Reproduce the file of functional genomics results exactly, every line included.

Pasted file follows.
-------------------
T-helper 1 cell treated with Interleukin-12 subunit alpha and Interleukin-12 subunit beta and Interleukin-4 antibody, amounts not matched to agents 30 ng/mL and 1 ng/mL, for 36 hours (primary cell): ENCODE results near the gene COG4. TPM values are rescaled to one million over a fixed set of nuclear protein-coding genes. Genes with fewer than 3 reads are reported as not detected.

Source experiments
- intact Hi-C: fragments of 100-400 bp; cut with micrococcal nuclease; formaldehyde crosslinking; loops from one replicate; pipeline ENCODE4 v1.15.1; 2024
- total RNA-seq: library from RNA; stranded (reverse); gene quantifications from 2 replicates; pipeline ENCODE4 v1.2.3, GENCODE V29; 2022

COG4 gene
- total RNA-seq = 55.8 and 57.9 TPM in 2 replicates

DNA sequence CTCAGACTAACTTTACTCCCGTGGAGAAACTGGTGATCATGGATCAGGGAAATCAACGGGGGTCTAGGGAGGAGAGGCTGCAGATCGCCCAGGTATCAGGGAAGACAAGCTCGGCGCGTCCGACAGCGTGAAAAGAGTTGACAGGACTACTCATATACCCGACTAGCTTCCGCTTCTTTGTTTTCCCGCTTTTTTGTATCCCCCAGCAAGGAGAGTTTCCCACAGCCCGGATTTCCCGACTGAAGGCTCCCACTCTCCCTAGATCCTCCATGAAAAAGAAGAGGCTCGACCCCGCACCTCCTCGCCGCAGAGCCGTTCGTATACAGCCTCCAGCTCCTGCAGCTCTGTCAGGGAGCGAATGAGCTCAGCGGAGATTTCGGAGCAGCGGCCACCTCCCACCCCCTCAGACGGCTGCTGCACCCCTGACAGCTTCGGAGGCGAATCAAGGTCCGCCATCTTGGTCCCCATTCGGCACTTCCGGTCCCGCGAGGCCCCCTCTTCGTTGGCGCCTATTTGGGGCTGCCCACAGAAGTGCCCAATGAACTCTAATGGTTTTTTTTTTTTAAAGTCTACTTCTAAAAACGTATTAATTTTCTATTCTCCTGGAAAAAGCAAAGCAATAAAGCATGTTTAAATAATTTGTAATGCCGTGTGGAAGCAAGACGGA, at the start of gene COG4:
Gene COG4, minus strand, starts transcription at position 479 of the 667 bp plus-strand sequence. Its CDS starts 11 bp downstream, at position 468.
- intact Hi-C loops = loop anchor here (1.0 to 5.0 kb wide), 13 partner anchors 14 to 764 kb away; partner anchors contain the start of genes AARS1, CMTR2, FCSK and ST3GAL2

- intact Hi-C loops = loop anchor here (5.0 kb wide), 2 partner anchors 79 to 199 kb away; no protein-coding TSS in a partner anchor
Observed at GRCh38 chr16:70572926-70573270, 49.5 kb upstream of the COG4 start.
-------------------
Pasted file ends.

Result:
T-helper 1 cell treated with Interleukin-12 subunit alpha and Interleukin-12 subunit beta and Interleukin-4 antibody, amounts not matched to agents 30 ng/mL and 1 ng/mL, for 36 hours (primary cell): ENCODE results near the gene COG4. TPM values are rescaled to one million over a fixed set of nuclear protein-coding genes. Genes with fewer than 3 reads are reported as not detected.

Source experiments
- intact Hi-C: fragments of 100-400 bp; cut with micrococcal nuclease; formaldehyde crosslinking; loops from one replicate; pipeline ENCODE4 v1.15.1; 2024
- total RNA-seq: library from RNA; stranded (reverse); gene quantifications from 2 replicates; pipeline ENCODE4 v1.2.3, GENCODE V29; 2022

COG4 gene
- total RNA-seq = 55.8 and 57.9 TPM in 2 replicates

DNA sequence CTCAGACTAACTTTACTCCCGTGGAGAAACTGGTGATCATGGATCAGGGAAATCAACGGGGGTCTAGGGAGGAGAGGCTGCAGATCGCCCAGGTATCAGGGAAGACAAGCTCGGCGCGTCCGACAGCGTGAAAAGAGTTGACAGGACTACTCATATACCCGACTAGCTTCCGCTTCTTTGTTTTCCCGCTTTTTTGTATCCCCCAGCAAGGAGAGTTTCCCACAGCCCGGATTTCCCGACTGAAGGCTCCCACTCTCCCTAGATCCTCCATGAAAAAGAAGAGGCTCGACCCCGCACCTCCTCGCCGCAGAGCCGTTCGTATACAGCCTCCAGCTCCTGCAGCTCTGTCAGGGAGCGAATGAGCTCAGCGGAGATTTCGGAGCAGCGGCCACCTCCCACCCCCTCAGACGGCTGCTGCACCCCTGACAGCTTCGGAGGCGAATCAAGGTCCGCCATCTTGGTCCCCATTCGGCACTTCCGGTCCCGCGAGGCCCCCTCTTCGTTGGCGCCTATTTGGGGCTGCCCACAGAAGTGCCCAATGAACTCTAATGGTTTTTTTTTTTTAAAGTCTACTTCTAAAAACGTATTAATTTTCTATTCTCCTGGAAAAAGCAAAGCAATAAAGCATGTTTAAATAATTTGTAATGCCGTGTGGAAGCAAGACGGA, at the start of gene COG4:
Gene COG4, minus strand, starts transcription at position 479 of the 667 bp plus-strand sequence. Its CDS starts 11 bp downstream, at position 468.
- intact Hi-C loops = loop anchor here (1.0 to 5.0 kb wide), 13 partner anchors 14 to 764 kb away; partner anchors contain the start of genes AARS1, CMTR2, FCSK and ST3GAL2

- intact Hi-C loops = loop anchor here (5.0 kb wide), 2 partner anchors 79 to 199 kb away; no protein-coding TSS in a partner anchor
Observed at GRCh38 chr16:70572926-70573270, 49.5 kb upstream of the COG4 start.